Social distancing measures would either need to be reduced, while increasing other safety measures, such as mask wearing and regular cleaning, or plastic shields would need to be added between seats in train and bus carriages. Investment in lower emission engines could also help drive a transition towards more fuel-efficient public transport.
Our research should serve as a warning. As lockdown measures continue to be relaxed, more people will travel for work and leisure, increasing demand for public transport. If these services are ramped up without adding more protective measures, trains and buses could operate at a significant financial loss, while negating any benefits for the environment.
About the Authors
Thomas Woolley, Lecturer in Applied Mathematics, Cardiff University; Joshua Moore, PhD Candidate in Applied Mathematics, Cardiff University; Lucy Henley, PhD Candidate in Applied Mathematics, Cardiff University, and Timothy Ostler, PhD Candidate in Applied Mathematics, Cardiff University
Drawdown: The Most Comprehensive Plan Ever Proposed to Reverse Global Warming
by Paul Hawken and Tom Steyer
In the face of widespread fear and apathy, an international coalition of researchers, professionals, and scientists have come together to offer a set of realistic and bold solutions to climate change. One hundred techniques and practices are described here—some are well known; some you may have never heard of. They range from clean energy to educating girls in lower-income countries to land use practices that pull carbon out of the air. The solutions exist, are economically viable, and communities throughout the world are currently enacting them with skill and determination. Available On Amazon
Designing Climate Solutions: A Policy Guide for Low-Carbon Energy
by Hal Harvey, Robbie Orvis, Jeffrey Rissman
With the effects of climate change already upon us, the need to cut global greenhouse gas emissions is nothing less than urgent. It’s a daunting challenge, but the technologies and strategies to meet it exist today. A small set of energy policies, designed and implemented well, can put us on the path to a low carbon future. Energy systems are large and complex, so energy policy must be focused and cost-effective. One-size-fits-all approaches simply won’t get the job done. Policymakers need a clear, comprehensive resource that outlines the energy policies that will have the biggest impact on our climate future, and describes how to design these policies well. Available On Amazon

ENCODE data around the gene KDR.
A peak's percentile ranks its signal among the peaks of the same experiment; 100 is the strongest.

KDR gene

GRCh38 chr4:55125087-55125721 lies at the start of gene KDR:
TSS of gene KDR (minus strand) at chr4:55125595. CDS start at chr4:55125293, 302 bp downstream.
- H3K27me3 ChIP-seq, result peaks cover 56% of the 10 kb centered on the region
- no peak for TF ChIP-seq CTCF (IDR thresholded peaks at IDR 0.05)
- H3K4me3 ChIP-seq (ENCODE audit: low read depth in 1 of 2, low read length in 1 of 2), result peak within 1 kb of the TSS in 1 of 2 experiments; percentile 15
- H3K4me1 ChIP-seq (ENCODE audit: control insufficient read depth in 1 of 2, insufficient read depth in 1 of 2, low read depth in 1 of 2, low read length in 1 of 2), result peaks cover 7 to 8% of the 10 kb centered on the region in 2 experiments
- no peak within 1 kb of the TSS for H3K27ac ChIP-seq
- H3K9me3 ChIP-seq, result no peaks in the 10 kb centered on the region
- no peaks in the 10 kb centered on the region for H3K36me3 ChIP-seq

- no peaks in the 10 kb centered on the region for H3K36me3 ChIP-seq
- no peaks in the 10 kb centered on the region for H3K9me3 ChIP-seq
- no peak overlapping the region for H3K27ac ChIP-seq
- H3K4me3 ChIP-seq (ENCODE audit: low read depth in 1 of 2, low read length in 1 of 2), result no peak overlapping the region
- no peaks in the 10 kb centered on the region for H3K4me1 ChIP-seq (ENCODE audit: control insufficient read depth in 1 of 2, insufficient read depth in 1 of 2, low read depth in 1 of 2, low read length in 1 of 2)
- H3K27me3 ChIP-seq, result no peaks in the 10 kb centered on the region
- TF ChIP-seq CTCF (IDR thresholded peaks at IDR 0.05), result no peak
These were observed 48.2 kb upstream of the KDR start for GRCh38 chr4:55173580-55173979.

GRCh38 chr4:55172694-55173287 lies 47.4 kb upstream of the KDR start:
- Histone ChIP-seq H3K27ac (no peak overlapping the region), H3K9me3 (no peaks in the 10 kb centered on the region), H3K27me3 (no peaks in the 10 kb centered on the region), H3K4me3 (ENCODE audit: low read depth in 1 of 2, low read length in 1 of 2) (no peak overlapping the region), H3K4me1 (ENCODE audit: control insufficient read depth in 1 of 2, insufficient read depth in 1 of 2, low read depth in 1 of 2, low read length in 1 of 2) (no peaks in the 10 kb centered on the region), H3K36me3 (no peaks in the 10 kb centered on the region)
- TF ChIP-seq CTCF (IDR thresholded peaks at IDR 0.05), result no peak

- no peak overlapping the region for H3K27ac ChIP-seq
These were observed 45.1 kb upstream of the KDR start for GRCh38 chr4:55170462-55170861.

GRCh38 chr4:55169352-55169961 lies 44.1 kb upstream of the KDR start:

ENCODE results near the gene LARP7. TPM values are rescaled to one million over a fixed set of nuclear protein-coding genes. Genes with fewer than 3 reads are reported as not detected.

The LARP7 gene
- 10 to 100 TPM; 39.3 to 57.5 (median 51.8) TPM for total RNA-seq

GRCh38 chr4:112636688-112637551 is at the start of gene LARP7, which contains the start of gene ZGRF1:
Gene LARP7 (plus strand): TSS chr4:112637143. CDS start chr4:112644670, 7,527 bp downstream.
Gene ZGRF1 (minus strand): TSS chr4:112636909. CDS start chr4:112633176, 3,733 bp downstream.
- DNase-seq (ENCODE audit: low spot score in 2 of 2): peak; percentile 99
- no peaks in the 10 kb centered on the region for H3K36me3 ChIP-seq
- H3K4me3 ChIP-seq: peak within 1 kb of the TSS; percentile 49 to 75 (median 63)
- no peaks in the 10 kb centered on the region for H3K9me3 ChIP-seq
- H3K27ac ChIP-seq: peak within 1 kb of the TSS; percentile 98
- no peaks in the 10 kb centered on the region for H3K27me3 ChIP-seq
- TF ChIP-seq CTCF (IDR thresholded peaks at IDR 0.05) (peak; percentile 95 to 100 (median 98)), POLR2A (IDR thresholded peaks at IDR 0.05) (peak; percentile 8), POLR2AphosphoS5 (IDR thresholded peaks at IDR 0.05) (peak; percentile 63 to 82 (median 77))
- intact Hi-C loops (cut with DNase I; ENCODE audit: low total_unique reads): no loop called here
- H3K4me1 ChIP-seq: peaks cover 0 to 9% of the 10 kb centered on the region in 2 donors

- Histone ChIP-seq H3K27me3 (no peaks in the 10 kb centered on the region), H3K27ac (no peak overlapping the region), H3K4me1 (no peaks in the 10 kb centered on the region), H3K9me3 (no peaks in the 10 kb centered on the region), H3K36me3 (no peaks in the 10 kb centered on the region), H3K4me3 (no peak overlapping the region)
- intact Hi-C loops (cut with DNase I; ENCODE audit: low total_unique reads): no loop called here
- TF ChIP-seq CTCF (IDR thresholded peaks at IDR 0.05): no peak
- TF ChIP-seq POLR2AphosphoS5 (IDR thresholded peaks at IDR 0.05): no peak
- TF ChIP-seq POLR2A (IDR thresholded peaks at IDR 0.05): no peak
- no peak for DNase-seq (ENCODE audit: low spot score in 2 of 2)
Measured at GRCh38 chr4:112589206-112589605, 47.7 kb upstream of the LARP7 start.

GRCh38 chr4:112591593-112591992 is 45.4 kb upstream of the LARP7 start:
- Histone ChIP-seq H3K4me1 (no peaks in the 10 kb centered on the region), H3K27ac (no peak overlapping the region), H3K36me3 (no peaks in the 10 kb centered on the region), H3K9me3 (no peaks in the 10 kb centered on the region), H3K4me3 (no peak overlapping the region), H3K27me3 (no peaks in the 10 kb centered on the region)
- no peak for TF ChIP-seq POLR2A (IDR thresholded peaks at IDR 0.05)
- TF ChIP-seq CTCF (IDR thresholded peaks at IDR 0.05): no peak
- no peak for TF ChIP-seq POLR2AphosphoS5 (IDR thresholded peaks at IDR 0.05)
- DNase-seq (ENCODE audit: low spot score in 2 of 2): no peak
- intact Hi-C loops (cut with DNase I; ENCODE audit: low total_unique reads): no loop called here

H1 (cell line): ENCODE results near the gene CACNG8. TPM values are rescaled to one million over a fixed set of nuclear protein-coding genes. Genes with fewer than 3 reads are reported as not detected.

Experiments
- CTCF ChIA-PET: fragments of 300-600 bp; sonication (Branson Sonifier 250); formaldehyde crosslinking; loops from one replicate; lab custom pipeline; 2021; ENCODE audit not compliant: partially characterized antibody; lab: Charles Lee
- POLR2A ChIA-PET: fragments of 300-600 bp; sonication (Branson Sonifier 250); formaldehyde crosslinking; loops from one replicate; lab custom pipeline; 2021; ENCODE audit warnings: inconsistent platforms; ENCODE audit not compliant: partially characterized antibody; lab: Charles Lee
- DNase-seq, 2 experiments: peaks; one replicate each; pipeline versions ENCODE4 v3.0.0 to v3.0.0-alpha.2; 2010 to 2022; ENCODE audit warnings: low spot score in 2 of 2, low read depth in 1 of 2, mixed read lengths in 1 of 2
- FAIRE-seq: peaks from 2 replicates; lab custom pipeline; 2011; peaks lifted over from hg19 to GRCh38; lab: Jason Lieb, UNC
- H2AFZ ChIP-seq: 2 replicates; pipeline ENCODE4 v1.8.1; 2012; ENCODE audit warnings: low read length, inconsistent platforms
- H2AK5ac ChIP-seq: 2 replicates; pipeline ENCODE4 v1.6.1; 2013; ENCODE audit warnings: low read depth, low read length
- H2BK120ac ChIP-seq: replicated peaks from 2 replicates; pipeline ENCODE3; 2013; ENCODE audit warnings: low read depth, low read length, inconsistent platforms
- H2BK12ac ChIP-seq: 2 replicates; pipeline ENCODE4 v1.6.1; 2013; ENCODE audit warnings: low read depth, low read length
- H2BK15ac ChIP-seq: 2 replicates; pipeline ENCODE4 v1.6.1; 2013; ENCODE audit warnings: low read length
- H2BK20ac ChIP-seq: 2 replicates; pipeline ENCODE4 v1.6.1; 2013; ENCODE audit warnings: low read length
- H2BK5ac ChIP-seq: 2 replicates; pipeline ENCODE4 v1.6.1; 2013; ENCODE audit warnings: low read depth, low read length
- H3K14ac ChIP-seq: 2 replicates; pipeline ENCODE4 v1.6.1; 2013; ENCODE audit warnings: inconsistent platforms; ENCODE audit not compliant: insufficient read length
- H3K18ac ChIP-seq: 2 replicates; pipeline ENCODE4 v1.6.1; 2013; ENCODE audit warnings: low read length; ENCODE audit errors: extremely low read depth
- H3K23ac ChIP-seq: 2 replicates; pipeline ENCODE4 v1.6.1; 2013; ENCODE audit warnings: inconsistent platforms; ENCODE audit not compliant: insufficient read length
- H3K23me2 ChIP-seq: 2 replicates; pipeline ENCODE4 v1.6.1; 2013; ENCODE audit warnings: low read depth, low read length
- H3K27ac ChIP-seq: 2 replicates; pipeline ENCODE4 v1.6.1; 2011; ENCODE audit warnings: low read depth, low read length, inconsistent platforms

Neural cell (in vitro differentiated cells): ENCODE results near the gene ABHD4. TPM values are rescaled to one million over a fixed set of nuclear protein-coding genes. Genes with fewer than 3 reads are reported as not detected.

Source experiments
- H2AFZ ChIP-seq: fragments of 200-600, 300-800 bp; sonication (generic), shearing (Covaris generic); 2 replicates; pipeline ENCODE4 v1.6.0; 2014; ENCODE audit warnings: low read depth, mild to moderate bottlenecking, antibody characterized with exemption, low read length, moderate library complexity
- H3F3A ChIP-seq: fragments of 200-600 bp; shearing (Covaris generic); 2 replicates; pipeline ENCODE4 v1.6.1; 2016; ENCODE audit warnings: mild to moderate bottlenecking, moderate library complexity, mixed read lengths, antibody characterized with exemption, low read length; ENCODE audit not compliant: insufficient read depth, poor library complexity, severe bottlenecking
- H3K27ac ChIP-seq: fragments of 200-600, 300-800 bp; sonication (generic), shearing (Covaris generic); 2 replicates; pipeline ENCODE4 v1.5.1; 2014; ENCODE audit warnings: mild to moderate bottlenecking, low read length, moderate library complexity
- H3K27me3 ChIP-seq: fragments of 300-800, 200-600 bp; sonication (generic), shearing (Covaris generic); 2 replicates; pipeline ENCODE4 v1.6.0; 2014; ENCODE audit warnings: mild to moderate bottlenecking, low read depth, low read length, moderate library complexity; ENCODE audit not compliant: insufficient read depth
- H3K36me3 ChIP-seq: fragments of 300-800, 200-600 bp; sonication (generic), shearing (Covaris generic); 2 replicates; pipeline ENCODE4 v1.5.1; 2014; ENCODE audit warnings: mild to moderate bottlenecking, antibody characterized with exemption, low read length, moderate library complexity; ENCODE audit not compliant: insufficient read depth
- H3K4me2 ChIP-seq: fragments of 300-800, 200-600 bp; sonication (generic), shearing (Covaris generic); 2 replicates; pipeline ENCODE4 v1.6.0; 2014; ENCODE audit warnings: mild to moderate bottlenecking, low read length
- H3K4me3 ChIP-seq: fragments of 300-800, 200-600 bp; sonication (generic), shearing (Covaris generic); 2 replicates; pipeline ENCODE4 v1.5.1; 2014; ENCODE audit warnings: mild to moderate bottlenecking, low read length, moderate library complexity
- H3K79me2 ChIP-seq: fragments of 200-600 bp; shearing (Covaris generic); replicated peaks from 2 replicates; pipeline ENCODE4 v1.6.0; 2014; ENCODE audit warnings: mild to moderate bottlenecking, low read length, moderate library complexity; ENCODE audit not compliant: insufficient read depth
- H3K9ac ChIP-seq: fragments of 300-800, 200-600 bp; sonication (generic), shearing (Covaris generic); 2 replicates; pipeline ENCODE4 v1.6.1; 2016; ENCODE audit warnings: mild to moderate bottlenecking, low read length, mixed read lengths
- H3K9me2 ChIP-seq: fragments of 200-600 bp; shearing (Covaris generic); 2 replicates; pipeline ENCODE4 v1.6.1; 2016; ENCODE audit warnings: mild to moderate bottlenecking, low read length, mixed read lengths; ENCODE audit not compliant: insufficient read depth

This Changes Everything: Capitalism vs. The Climate
by Naomi Klein
In This Changes Everything Naomi Klein argues that climate change isn’t just another issue to be neatly filed between taxes and health care. It’s an alarm that calls us to fix an economic system that is already failing us in many ways. Klein meticulously builds the case for how massively reducing our greenhouse emissions is our best chance to simultaneously reduce gaping inequalities, re-imagine our broken democracies, and rebuild our gutted local economies. She exposes the ideological desperation of the climate-change deniers, the messianic delusions of the would-be geoengineers, and the tragic defeatism of too many mainstream green initiatives. And she demonstrates precisely why the market has not—and cannot—fix the climate crisis but will instead make things worse, with ever more extreme and ecologically damaging extraction methods, accompanied by rampant disaster capitalism. Available On Amazon
From The Publisher:
Purchases on Amazon go to defray the cost of bringing you InnerSelf.comelf.com, MightyNatural.com, and ClimateImpactNews.com at no cost and without advertisers that track your browsing habits. Even if you click on a link but don't buy these selected products, anything else you buy in that same visit on Amazon pays us a small commission. There is no additional cost to you, so please contribute to the effort. You can also use this link to use to Amazon at any time so you can help support our efforts.